Compared to households without latrines, households with functional latrines had more educated men and women, larger family sizes and higher incomes.
Households with latrines more often owned agricultural land (85%) and a tubewell (83%) and were less likely to be employed as share croppers or labourers, the study found.
‘Husband is the head of the family’: how social norms trump female literacy
Gender inequities within the family influenced decisions on sanitation too, interviews conducted during the study revealed. “After all, the husband is the head of the family, he is elder in age and in relationship and he will spend for the latrine, therefore, the decision making power lies with him,” said a 52-year-old woman.
Confined to the home and village, women also seemed to have little confidence in their decision-making skills, interviews showed. “We females don’t know anything. All things beyond my house boundaries are done by my husband, so they [husband and other males] can decide for the family’s welfare, not we,” said a 42-year old woman.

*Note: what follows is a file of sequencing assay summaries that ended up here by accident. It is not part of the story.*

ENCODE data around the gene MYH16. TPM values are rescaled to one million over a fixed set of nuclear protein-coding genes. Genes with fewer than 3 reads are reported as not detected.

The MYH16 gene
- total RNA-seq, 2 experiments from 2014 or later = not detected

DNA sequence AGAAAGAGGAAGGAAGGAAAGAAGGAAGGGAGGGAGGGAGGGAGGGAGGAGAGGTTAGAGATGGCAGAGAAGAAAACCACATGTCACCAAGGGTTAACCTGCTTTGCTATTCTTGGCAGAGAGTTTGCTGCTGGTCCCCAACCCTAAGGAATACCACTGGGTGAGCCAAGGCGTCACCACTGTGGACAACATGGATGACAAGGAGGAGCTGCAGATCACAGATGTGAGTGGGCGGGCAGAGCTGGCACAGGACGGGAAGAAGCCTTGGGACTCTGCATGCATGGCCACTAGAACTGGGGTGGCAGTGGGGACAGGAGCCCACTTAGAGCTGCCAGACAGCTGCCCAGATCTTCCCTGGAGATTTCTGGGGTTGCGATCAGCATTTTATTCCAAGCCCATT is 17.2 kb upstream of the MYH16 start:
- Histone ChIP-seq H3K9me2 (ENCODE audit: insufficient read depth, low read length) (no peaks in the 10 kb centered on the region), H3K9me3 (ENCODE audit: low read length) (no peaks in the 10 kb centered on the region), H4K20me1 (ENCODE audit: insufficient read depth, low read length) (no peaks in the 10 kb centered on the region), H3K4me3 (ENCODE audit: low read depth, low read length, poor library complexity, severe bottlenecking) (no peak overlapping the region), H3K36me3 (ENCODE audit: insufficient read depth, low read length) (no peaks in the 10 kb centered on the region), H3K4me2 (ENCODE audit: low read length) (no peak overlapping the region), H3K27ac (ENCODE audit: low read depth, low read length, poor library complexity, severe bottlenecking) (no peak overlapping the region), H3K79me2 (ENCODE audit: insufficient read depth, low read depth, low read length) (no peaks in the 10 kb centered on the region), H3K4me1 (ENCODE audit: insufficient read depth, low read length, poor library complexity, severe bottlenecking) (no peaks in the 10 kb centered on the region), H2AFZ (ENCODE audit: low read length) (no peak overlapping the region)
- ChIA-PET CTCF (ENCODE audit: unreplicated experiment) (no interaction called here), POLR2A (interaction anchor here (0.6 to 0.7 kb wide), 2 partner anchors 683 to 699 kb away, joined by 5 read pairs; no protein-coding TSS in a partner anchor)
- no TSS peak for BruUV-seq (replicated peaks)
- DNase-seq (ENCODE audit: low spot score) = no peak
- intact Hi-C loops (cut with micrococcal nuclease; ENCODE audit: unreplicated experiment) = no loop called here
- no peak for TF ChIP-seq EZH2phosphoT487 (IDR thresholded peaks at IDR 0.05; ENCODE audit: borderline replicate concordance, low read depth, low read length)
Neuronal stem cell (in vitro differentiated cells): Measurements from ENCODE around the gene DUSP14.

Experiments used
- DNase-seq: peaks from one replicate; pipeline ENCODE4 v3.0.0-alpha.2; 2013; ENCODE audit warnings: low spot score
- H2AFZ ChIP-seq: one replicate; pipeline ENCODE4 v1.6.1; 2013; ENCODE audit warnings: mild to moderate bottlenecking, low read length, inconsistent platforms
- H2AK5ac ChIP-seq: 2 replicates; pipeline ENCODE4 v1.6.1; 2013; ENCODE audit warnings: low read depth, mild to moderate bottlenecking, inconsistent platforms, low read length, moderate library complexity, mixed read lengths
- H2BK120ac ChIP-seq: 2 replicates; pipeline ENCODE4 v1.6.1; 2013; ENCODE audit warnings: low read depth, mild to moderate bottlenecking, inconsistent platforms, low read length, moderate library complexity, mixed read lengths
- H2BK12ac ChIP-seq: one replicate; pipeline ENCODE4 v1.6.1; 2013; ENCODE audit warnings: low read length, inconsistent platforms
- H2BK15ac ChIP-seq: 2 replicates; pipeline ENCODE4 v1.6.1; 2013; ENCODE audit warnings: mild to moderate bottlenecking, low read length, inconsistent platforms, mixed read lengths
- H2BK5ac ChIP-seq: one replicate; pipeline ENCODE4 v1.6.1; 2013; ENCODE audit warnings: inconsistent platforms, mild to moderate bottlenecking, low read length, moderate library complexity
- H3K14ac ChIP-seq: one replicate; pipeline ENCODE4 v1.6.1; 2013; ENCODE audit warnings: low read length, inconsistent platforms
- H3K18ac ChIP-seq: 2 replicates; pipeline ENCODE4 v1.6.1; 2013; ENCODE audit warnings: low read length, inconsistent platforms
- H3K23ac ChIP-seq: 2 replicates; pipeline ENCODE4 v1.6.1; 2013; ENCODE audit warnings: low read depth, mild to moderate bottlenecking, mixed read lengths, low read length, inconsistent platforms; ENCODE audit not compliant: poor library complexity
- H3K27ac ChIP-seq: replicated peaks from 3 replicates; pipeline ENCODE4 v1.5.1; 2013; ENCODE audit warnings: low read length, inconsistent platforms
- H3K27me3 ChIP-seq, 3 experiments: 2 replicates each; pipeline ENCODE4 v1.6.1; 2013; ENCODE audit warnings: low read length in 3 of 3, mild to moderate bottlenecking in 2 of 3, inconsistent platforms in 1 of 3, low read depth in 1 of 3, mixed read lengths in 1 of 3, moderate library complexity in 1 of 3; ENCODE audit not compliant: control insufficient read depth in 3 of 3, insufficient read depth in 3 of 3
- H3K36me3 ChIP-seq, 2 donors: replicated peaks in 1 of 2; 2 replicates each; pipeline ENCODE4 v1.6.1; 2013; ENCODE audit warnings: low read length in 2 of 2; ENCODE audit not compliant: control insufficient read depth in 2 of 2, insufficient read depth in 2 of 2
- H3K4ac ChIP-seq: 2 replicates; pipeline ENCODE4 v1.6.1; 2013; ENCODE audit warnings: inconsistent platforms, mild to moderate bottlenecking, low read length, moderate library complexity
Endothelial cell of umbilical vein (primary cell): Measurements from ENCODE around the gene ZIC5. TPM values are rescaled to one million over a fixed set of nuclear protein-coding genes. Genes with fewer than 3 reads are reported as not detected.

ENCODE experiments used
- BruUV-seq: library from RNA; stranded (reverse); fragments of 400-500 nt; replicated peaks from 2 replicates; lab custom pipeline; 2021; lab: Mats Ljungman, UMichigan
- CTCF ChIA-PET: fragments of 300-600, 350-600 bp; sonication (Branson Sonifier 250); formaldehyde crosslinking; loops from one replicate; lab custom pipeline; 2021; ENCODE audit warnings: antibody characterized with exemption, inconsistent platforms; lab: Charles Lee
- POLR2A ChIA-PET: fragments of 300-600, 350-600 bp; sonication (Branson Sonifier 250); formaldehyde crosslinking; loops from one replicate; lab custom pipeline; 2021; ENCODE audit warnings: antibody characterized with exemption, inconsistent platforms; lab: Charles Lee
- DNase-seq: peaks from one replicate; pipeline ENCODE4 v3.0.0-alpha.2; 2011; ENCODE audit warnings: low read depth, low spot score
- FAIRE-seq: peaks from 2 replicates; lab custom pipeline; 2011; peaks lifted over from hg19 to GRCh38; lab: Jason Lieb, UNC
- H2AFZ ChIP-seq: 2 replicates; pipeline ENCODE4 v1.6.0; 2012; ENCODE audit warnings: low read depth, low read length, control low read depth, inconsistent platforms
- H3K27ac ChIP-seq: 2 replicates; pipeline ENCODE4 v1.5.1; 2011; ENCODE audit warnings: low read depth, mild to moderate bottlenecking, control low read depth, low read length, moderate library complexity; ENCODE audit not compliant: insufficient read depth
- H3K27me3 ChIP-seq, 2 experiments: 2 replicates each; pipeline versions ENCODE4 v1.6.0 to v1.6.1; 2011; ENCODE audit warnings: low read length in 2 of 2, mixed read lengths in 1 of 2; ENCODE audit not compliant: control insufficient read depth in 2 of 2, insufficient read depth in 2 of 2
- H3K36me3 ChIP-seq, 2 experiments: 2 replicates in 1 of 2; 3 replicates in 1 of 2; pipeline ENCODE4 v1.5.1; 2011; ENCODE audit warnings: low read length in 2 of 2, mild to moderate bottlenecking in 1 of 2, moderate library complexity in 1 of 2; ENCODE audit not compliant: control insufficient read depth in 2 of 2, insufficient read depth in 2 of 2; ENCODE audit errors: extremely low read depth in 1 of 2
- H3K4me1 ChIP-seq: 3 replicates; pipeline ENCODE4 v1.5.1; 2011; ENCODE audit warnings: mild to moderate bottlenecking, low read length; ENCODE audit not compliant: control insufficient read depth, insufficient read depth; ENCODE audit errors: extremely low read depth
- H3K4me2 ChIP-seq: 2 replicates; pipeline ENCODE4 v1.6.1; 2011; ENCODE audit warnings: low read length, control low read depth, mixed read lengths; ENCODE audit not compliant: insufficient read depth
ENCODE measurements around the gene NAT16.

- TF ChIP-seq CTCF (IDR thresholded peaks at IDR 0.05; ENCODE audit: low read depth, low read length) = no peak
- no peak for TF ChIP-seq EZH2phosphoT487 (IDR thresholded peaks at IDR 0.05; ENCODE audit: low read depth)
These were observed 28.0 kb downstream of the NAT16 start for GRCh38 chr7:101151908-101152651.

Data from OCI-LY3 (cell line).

This is despite the fact that in rural Puri, 83% of women — and 92% of men – are literate, according to the NFHS-4 data. This is higher than the state average of 67.4% and 84.3% respectively.
A woman’s power to make decisions about marriage or visits to a healthcare centre are not necessarily strengthened by a high literacy rate or a better sex ratio at the state-level, IndiaSpend reported on February 13, 2017. This suggested the overpowering role of social norms that differ across India.
The IndiaSpend report, based on data from the Indian Human Development Survey (IHDS) 2012, showed that almost 80% of Indian women said they had to seek a family member’s permission to visit a health centre. Of these women, 80% said they took permission from their husband, 79.89% from a senior male family member, and 79.94% from a senior female family member.